Step 7: |ψ(t)i = − √12 e− } ×− 2 ×t |singi + √12 e− } × 2 ×t |T1 i =

## 1 − iωt 3iωt iωt 3iωt

2 [e
2} −e 2} ] |udi + 12 [e− 2} + e 2} ] |dui

## For |ψ(0)i = |ddi , α1 (0) = hsing|ddi = α2 (0) = hT1 |ddi = 0;

α3 (0) = hT2 |ddi = √12 ; α4 (0) = − √12 .
iωt iωt
Step 7: |ψ(t)i = √1 √1 e− 2} [|uui + |ddi − |uui + |ddi] = e− 2} |ddi.
2 2

Exercises 7.1, 7.2 and 7.3: These are straightforward, but tedious and I cannot easily
transcribe my work into this document. Other answers on the internet duplicate my
own efforts. Exercise 7.4: written into my copy.
Page 195: Could have defined notation better. Surely, |ii is the column vector
of zeroes except for 1 in the ith postion.

Page 204: To make Equation 7.18 a little clearer, let’s take an example. Let
Susskind Quantum Mechanics Study Notes by GS Shea Page 21

 
    1 0 0 0
1 0 1 0 0 1 0 0
L = σz ⊗ I = ⊗ =  ⇒ Lud,ud = 1 = Luu δdd ,
0 −1 0 1 0 0 −1 0
0 0 0 −1
where Luu is element {1,1} of σz .

As the last paragraph admits at the end on Page 204, ”the same symbol L refers to
two different matrices.” This has to be some of the worst notation ever.

## Exercises 7.4 through 7.7 are written into my copy.

Susskind Quantum Mechanics Study Notes by GS Shea Page 22

Exercise 7.8:

2

## ρdd,B = ψ ∗ (u, d)ψ(u, d) + ψ ∗ (d, d)ψ(d, d) = 1

2

 
1/2 1/2
ρA = ρB = ⇒ Tr ρ = 1;
1/2 1/2
    
2 1/2 1/2 1/2 1/2 1/2 1/2
ρ = = ⇒ Tr ρ2 = 1. A pure state is
1/2 1/2 1/2 1/2 1/2 1/2
|ψ1 i.

|ψ2 i ⇒ ψ(u, u) = ψ(d, d) = 1/ 2; ψ(d, u) = ψ(u, d) = 0.

## ρdd,B = ψ ∗ (u, d)ψ(u, d) + ψ ∗ (d, d)ψ(d, d) = 1/2

Susskind Quantum Mechanics Study Notes by GS Shea Page 23

## Exercise 7.8 continued:

 
1/2 0
ρA = ρB = ⇒ Tr ρ = 1;
0 1/2
    
2 1/2 0 1/2 0 1/4 0
ρ = = ⇒ Tr ρ2 = 1/2. A mixed state is
0 1/2 0 1/2 0 1/4
|ψ2 i. In fact, it is one of the triplet states on Page 166.

25 + 16
25 = 1;

25 ;

25 ;

25 ;

## ρdd,B = ψ ∗ (u, d)ψ(u, d) + ψ ∗ (d, d)ψ(d, d) = 16

25

 
1 0
ρA = ⇒ Tr ρ = 1 and Tr ρ2 = 1;
0 0
 9 12   
1 225 300
ρB = 2512
25
16 ⇒ Tr ρ = 1 and ρ2B = 252 ⇒ Tr ρ = 1 and Tr ρ2 = 1.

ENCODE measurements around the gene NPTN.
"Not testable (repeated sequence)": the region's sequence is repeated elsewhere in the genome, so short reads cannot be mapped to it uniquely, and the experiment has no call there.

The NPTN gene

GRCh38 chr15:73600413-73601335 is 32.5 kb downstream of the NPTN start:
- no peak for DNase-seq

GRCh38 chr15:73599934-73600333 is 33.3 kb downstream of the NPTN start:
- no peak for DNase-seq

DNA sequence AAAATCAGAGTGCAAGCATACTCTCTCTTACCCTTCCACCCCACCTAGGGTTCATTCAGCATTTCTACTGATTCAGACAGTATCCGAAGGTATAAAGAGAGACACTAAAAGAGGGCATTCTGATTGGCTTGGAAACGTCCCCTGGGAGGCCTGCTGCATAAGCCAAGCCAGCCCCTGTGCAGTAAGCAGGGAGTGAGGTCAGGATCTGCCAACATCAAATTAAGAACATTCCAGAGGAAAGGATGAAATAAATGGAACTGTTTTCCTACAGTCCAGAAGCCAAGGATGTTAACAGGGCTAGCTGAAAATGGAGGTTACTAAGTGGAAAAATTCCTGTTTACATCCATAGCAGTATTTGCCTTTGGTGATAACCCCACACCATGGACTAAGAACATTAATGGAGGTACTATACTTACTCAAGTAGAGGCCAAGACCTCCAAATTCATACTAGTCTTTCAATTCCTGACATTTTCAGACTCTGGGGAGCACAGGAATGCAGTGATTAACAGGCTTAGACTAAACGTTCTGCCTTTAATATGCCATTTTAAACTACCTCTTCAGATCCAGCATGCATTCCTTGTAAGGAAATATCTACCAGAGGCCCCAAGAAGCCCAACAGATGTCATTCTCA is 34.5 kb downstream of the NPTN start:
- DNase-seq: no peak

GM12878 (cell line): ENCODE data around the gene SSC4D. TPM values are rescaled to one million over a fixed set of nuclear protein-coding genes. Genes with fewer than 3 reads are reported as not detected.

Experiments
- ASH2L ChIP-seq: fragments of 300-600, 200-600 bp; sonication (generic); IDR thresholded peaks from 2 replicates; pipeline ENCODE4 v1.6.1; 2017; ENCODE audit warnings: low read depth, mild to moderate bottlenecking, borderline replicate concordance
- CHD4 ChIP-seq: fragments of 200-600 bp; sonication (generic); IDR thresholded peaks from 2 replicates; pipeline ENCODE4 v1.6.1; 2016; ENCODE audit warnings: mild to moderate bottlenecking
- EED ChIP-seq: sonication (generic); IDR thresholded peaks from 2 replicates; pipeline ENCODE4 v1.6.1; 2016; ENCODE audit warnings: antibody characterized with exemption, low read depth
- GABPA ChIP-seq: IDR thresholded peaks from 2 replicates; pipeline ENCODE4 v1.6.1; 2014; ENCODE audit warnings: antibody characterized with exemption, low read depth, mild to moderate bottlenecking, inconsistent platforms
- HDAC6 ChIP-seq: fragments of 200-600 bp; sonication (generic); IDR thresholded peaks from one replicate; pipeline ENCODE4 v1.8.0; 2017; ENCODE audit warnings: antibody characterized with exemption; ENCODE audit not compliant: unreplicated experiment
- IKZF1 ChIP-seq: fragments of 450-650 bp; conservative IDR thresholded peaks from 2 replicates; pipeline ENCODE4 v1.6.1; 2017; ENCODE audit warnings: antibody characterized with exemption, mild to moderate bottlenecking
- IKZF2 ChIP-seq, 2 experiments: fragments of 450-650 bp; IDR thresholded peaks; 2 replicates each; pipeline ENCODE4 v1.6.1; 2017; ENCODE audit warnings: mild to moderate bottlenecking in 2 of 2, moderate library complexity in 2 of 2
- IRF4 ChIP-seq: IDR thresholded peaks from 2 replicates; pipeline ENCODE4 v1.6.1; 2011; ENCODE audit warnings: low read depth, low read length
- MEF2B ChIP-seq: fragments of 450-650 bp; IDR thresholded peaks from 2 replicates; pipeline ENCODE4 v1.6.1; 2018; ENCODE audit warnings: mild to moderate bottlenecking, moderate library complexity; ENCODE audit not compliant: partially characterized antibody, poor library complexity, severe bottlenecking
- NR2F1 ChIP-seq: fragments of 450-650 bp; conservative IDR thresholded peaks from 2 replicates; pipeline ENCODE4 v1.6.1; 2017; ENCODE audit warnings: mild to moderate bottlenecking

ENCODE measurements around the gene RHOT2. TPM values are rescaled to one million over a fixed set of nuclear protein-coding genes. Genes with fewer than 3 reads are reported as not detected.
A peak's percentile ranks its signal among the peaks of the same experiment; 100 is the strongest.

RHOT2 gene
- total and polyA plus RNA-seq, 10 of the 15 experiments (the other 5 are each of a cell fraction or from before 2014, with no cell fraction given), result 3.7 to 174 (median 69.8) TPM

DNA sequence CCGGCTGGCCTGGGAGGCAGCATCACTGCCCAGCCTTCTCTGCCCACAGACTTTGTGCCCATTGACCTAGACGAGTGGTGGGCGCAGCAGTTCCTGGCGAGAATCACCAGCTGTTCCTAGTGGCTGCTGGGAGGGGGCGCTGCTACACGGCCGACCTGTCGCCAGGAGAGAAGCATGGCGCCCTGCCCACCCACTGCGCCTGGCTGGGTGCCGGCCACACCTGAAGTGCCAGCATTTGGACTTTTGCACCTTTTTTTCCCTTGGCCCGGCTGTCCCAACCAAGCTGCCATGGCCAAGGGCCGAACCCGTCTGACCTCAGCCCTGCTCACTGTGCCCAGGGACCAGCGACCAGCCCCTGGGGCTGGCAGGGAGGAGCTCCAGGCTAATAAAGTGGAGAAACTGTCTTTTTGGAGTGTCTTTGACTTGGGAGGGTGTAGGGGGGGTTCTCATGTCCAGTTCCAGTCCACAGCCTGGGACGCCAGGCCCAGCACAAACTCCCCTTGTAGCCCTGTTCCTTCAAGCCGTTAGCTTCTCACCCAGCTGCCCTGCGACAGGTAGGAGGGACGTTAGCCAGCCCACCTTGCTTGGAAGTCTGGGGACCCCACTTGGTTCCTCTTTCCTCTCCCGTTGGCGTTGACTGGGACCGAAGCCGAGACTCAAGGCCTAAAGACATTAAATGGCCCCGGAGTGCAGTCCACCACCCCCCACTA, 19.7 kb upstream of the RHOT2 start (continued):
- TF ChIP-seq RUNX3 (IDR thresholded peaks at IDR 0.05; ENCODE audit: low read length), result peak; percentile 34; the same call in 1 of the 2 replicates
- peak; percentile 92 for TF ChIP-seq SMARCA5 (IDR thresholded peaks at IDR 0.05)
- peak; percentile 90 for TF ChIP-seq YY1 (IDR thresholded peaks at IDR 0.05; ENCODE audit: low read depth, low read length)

25 25 300 400
This is a pure state.
Susskind Quantum Mechanics Study Notes by GS Shea Page 24

Exercise 7.9:

From Page 164, Equation 6.5 we have hAi = αu∗ Auu αu + αu∗ Aud αd + αd∗ Adu αu + αd∗ Add αd
and hBi = βu∗ Buu βu + βu∗ Bud βd + βd∗ Bdu βu + βd∗ Bdd βd . From the definition of the product
state we can write

hABi = αu∗ βu∗ Auu Buu αu βu + αu∗ βd∗ Aud Bud αu βd + αd∗ βu∗ Adu Bdu αd βu + αd∗ βd∗ Add Bdd αd βd

since hab|a0 b0 i = 1 6=P0 iff. ab 6= a0 b0 . And from the definition of hAi and hBi above we know
hAihBi = hABi + a,b,a0 ,b0 αa∗0 βb∗0 Aa0 b0 Bab αa βb , a0 6= a, b0 6= b. But since A is an Alice
operator and B is a Bob operator, Aa0 b0 Bab has to be a zero-operator(matrix) since Aa0 b0
opertates only on |a0 b0 i and Bab operates only on |abi. It follows that hAihBi = hABi.

Pages 217-18: Can the authors not say what the density matrix is or derive it
for the singlet state? Looks like they delay all this for Exercise 7.12. Ok.

Exercise 7.10:

Given, |ψi = αu |u, bi + αd |d, bi, the exercise is the same as Exercise 7.4.

hu, b|ψi = αu = ψ(u, b); hd, b|ψi = αd = ψ(d, b); ψ ∗ (u, b) = hψ|u, bi  = αu∗ ;
α α∗ αu αd∗
ψ ∗ (d, b) = hψ|d, bi = αd∗ . Alice’s density matrix for state |ψi is ρz = u u∗ ⇒
αd αu αd αd∗
{αu αu∗ }2 + αu αd∗ αd αu∗
 

Tr ρ = αu αu∗ + αd αd∗ = 1 and ρ2 = ⇒
∼ {αd αd∗ }2 + αu αd∗ αd αu∗
Tr ρ2 = {αu αu∗ }2 + 2αu αd∗ αd αu∗ + {αd αd∗ }2 = {αu αu∗ + αd αd∗ }2 = 1. |ψi passes the
trace test for a completely unentangled state.

Exercise 7.11:
√ √ √ √
Given, |ψi = 0.6 |udi − 0.4 |dui, σz |ψi = 0.6 |udi + 0.4 |dui, referring to Ta-
ble 1, Page 350.
√ √
It follows that ψ(u, u) = ψ(d, d) = 0 and ψ(u, d) =  0.6 and ψ(d, u) = 0.4.
ρuu ρud
Alice’s density matrix for σz |ψi is therefore ρz = where ρuu =
ρdu ρdd
ψ ∗ (u, u)ψ(u, u) + ψ ∗ (u, d)ψ(u, d) = 0.6; ρud = ψ ∗ (u, u)ψ(d, u) + ψ ∗ (u, d)ψ(d, d) = 0.0;
ρdu = ψ ∗(d, u)ψ(u, ∗ ∗ ∗
 u) + ψ (d, d)ψ(d, d) = 0.0; ρuu = ψ (d, u)ψ(d, u) + ψ (d, d)ψ(d, d) = 0.4.
0.6 0.0
⇒ ρz = , which we note is the same as Alice’s density matrix ρ for state |ψi.
0.0 0.4
Susskind Quantum Mechanics Study Notes by GS Shea Page 25